clock menu more-arrow no yes mobile

Filed under:

Everton reveal takeover interest, club value and desire to ground-share with Liverpool

An Everton official has confirmed the club is for sale in region of £125million and are currently attracting interest from a consortium in the Middle East – but is it all spin?

Michael Regan

Stan Collymore (yes, the former Liverpool striker) has been on a mission, phoning up a member of Everton’s hierarchy and asking him some probing questions put to Collymore by fans on Twitter.

Bill Kenwright and David Moyes signed off all the answers, so they were never going to be too shocking, but the answers were still reasonably enlightening.

The first question was whether Everton is for sale. The answer was a definite ‘yes’, though when pushed on an asking price the answer was more vague.

The club ‘source’ says that no asking price is put in a prospectus sent to potential buyers but when pushed a ballpark figure was given at £125million.

It is a fee that has been bandied about before and for me, even with my limited knowledge of football finances, seems a very high price. If you factor in the club’s debt (confirmed at £48million), lack of assets and an aging ground that needs replacing, it is little wonder that investors are unwilling to splash out that sort of cash.

The source mentioned Man City and the fact the City of Manchester Stadium was up and running when Sheikh Mansour arrived, meaning investment in the playing squad was only needed in order to lift the club into the top four positions. Everton require infrastructure investment too, which costs, further putting off potential investors.

Speaking of the ground, Goodison Park is "a millstone around the club’s neck" and that redevelopment of the ground is impossible.

The club feel they did not always have the same support from Liverpool City Council that Liverpool had over a ground move. However, they are now engaging in dialogue.

The source also says the club agree with the council’s belief that the city of Liverpool does not need two stadiums and that a ground-share is the only option. However: "the only party that doesn’t engage in discussions over a ground-share is Liverpool".

Should a ground-share option continue to stall then the source can "absolutely promise" that the club will stay in the city of Liverpool’s boundaries and a move could be achieved "within 5-10 years".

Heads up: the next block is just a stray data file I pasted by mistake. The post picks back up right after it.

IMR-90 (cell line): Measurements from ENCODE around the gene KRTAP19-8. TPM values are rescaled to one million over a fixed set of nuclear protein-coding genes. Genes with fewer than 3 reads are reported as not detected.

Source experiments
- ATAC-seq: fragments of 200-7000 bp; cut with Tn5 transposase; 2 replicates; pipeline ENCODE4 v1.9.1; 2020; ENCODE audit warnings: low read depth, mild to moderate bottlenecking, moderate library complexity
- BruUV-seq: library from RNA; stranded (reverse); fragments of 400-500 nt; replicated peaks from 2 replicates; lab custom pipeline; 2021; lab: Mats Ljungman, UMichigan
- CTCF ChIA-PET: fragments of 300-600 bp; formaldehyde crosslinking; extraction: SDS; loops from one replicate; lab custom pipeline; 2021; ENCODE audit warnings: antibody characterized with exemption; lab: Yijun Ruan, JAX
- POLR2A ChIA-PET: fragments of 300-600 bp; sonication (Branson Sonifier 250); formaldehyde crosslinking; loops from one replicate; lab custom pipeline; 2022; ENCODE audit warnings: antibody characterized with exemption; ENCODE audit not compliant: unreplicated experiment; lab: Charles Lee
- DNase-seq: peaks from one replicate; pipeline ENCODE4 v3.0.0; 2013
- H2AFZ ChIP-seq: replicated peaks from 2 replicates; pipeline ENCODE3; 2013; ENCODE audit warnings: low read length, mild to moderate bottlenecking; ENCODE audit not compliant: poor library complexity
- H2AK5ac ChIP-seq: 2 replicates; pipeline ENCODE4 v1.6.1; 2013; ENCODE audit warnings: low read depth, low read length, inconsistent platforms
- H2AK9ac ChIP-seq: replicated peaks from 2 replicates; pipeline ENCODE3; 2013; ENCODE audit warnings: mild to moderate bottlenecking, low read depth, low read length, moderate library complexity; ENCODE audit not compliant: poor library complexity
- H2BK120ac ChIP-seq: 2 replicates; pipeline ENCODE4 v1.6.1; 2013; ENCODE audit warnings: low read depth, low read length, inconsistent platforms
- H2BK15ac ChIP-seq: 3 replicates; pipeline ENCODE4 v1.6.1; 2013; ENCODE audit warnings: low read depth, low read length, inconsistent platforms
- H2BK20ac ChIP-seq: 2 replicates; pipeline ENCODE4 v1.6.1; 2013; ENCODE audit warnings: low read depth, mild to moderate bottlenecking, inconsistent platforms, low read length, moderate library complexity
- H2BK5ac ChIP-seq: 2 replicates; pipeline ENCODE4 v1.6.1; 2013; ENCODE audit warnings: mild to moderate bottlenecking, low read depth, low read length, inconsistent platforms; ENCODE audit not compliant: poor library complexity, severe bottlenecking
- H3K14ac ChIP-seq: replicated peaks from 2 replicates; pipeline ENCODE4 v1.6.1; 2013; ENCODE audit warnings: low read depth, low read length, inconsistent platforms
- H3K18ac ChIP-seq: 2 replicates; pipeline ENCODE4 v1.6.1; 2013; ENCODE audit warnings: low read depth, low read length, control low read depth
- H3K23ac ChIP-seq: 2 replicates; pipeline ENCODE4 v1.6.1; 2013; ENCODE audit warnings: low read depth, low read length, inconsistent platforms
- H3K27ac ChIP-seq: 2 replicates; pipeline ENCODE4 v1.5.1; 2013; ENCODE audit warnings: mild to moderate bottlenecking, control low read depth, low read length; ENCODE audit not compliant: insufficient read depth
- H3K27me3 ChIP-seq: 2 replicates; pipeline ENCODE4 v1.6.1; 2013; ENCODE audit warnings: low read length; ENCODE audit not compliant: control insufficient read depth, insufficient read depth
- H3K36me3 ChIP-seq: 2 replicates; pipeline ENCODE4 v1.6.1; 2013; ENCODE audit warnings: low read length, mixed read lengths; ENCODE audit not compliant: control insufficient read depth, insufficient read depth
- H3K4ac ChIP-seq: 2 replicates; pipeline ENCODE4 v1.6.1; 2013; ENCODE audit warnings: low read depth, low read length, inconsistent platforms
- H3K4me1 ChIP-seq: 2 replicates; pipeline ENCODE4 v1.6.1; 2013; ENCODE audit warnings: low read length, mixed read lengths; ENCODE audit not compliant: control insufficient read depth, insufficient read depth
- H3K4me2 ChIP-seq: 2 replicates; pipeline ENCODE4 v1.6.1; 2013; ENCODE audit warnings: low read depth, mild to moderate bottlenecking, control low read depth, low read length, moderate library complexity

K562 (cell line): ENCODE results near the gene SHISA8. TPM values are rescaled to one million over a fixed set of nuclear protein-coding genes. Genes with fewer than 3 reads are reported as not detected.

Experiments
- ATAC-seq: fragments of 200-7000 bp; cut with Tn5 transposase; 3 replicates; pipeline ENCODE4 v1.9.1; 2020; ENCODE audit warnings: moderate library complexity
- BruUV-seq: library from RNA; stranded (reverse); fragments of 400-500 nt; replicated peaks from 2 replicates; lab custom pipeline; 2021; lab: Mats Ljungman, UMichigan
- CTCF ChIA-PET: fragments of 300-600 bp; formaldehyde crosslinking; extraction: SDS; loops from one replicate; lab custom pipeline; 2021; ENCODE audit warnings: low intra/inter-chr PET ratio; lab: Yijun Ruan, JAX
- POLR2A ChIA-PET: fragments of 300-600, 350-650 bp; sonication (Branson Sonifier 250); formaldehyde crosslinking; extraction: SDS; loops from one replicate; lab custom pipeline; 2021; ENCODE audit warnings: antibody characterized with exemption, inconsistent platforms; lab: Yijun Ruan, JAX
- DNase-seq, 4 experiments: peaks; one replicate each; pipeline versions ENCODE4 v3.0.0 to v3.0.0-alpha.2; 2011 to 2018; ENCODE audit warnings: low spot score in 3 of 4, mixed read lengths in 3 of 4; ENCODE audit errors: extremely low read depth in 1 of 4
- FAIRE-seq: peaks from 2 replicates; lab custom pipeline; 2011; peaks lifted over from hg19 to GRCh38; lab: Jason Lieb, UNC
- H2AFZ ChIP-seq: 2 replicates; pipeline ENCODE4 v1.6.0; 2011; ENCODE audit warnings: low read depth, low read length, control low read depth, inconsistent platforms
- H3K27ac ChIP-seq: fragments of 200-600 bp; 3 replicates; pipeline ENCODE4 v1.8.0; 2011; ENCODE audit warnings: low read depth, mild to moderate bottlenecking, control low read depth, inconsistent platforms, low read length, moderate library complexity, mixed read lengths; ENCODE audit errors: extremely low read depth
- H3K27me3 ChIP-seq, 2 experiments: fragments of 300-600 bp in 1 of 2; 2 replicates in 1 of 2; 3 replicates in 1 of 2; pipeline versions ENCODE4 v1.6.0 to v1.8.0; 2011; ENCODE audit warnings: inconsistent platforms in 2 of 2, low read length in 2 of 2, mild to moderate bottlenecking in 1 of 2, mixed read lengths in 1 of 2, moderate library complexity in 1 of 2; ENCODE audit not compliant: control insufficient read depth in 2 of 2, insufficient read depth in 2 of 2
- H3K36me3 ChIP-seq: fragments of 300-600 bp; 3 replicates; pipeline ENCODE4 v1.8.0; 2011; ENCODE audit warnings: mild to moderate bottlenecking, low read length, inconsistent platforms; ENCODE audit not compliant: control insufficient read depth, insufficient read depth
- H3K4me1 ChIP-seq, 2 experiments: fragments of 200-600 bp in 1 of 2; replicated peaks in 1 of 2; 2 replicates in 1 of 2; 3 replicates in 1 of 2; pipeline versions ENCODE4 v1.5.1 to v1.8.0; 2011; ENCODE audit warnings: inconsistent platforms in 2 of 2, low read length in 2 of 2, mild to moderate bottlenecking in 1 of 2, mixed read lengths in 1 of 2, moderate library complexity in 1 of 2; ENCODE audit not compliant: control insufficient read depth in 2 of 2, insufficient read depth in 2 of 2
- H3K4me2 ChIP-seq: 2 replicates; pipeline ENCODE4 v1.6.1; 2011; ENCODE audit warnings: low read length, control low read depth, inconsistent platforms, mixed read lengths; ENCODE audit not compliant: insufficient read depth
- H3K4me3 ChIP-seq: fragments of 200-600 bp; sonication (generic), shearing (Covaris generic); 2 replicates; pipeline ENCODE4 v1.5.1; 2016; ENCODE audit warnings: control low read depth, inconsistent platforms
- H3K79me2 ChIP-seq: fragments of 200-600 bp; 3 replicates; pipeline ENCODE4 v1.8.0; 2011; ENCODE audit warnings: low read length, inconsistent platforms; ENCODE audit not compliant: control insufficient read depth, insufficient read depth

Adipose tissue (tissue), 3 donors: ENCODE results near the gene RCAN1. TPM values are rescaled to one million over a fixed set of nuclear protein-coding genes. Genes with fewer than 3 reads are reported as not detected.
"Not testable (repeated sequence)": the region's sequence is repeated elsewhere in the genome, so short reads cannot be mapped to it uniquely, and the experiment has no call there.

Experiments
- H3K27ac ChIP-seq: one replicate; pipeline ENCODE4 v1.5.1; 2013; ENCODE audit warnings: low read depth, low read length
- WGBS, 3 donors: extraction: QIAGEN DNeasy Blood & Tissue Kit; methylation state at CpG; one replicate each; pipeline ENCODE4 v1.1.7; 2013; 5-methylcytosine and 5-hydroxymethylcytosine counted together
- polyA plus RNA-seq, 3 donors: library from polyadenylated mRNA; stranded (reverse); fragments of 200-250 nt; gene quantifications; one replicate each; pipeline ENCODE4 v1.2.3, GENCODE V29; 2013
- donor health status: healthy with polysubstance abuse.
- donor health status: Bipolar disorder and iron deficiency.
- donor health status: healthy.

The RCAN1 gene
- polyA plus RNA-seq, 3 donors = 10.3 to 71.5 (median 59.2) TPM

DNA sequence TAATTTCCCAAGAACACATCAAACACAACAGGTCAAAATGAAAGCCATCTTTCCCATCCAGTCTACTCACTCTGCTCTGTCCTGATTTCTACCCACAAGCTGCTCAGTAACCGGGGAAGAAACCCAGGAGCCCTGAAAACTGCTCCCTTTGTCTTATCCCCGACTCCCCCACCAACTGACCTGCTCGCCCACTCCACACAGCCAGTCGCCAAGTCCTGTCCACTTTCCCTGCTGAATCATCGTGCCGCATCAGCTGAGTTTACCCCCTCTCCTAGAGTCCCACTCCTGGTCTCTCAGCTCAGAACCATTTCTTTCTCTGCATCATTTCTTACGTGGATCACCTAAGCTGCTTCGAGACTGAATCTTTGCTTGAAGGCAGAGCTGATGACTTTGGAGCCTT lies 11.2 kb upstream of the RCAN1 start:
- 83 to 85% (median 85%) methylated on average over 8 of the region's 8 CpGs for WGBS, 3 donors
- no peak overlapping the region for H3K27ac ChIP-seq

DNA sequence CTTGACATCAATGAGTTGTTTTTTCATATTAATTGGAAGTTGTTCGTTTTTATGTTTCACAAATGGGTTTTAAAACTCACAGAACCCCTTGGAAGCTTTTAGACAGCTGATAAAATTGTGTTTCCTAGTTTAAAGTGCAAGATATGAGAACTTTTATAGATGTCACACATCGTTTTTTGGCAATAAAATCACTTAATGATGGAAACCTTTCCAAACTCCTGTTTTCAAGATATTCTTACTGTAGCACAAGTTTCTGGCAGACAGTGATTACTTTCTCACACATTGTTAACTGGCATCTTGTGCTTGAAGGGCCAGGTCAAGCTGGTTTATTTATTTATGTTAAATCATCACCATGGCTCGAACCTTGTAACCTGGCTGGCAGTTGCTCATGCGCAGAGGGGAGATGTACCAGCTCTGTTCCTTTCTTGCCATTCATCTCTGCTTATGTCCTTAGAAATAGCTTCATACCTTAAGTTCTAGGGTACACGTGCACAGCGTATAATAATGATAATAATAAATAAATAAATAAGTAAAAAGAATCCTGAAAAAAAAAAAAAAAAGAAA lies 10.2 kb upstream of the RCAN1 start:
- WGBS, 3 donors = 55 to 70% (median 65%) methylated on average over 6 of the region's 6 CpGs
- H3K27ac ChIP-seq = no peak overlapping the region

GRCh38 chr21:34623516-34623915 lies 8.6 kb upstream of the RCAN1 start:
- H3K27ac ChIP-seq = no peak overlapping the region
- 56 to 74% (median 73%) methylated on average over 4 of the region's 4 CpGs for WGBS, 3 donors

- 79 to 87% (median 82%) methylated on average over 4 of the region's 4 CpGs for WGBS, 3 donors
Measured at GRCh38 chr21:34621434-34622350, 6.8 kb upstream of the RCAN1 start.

Referring to the failed Kings Dock move, the source says the costs of the project rose from £150million to £190million and the bank were prepared to finance Everton’s share of the cost upward to £60million. But with costs spiraling, a backer pulling out and police concerns over crowd safety in the congested dock area, the plans were scrapped – there was never a pot of cash that could have been transferred to a transfer kitty.

The discussion then turned to the AGM, or more accurately the lack of them, with the club source saying there "there is no legal requirement of any football club to have an AGM for its shareholding" and that in this city "there are passionate fans and well organised fans groups and we believe that some of these meetings became too heated", with the club instead choosing to have an annual shareholders forum.

Later in the show Colin Fitzpatrick, secretary of Keep Everton In Our City (KEOIC), a group formed in order to expose the truth over the doomed Kirkby move in 2007, saw the stopping of AGMs as a slight on organisations such as KEOIC and says the club doesn’t always say the full truth with such matters.

With regards to David Moyes and his contract, it was confirmed that there have been no new developments over a new deal and Bill Kenwright wants Moyes to have the time and space "he deserves" to make his own decision over his future. But, if he did decide he wanted to stay the club would "work 24/7" to make that happen.

Again, these were things we have heard before but you have to credit Collymore for doing what other journalists haven’t done and got some answers. It has brought the subject out there into the open and may have started a crucial momentum shift.

Or, it could just be yet another hysterical reaction to a poor result and things will soon settle down, like it did after the Arteta sale. When it comes to Everton, you just never know.

What are your thoughts on the club’s future? Is the club worth £125million? Is a ground-share the answer? Let us know your thoughts below.